In 1957 when Governor Faubus of Arkansas refused to desegregate the schools in Little Rock, if President Eisenhower with all his enormous prestige had personally led a black child up the steps to where the authorities were blocking the school entrance, it might have been one of the great moments in history. It is heartbreaking to think of the opportunity missed. Frederick Buechner

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For more than a decade, researchers across multiple disciplines have been issuing reports on the widespread societal and economic damage caused by America’s now-40-year experiment in locking up vast numbers of its citizens. If there is any remaining disagreement about the destructiveness of this experiment, it mirrors the so-called debate over climate change. In both cases, overwhelming evidence shows a crisis that threatens society as a whole. In both cases, those who study the problem have called for immediate correction. Several recent reports provide some of the most comprehensive and compelling proof yet that the United States “has gone past the point where the numbers of people in prison can be justified by social benefits,” and that mass incarceration itself is “a source of injustice.” End Mass Incarceration Now

We can talk about movement theory all we want. We can read Michel Foucault or Pierre Bourdieu, but at a certain point it becomes a game. You have to get out and live it. You have to actually build a movement. And if we don’t get to work to build a movement now there will be no one studying movement theory in a decade because there will be no movements. I can do this in prison. I can do this out of prison. It is all one struggle. Cecily McMillan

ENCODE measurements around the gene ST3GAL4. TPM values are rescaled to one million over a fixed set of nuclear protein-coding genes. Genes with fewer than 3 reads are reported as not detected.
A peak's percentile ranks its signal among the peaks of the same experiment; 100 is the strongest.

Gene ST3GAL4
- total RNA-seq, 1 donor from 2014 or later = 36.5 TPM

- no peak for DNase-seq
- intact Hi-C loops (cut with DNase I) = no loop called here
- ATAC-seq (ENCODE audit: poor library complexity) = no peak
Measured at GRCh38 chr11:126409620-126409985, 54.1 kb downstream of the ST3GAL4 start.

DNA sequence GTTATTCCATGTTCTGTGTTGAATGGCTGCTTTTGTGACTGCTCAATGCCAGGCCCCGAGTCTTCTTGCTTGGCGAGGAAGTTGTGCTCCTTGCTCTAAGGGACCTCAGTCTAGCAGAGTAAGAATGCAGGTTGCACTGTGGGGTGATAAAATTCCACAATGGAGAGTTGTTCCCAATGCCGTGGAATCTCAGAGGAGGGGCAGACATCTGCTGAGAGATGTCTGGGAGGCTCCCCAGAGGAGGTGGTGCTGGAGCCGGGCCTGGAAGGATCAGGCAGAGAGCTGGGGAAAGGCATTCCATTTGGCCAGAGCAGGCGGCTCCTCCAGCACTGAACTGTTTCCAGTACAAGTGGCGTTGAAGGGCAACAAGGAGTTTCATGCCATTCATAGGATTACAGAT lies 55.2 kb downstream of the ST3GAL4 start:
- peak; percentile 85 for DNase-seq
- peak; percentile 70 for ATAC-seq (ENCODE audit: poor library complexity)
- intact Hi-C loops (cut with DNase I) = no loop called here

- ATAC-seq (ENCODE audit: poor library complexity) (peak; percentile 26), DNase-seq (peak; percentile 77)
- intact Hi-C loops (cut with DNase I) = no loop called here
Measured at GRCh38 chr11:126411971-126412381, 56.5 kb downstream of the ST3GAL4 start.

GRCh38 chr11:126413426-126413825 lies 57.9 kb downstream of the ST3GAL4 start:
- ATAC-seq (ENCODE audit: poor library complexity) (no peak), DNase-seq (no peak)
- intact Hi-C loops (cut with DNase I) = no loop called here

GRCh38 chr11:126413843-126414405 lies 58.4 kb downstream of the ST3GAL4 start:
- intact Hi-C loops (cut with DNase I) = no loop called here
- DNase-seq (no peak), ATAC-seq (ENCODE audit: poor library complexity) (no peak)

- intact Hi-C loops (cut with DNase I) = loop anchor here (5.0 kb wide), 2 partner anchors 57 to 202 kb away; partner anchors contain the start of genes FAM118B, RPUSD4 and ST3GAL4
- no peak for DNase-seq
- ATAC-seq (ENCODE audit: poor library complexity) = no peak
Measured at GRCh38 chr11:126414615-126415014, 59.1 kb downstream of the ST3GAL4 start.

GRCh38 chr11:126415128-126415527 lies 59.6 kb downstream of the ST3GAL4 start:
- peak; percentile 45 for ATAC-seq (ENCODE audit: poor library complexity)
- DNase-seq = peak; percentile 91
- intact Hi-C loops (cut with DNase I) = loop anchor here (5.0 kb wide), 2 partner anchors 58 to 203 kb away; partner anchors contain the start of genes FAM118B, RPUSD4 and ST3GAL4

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Pretend you have to choose a book: one is a lurid airport paperback written for people who don’t like to read, the story of a bad girl getting taken down a peg; the other is missing half its pages and it has a lot of footnotes. You’d choose the first book, whatever its faults—you can’t even tell what the second one’s about. This was essentially the choice presented to the jury of Cecily McMillan’s trial by the rulings of Judge Ronald Zweibel. In a fair trial, the jury must consider two full texts and answer a reading comprehension question: In this case, is there any reasonable doubt that McMillan intentionally assaulted a police officer for the purpose of preventing him from performing his duties? But when the jury convicted McMillan on May 5, they had really been given only one side of the story. Editors Don’t Belong in Courtrooms, and Cecily McMillan Doesn’t Belong in Prison

McMillan’s case is emblematic of the nationwide judicial persecution of activists, a persecution familiar to poor people of color. Her case stands in contrast with the blanket impunity given to the criminals of Wall Street. Some 8,000 nonviolent Occupy protesters have been arrested. Not one banker or investor has gone to jail for causing the 2008 financial meltdown. The disparity of justice mirrors the disparity in incomes and the disparity in power. They Can’t Outlaw the Revolution

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It’s all out in the open here. The cruelty of power can’t hide like it does on the outside. You get America, everything America has become, especially for poor people of color in prison. My lawyers think I will get two years. But two years is nothing compared to what these women, who never went to trial, never had the possibility of a trial with adequate legal representation, face. There are women in my dorm who, because they have such a poor command of English, do not even understand their charges. I spent a lot of time trying to explain the charges to them. Cecily McMillan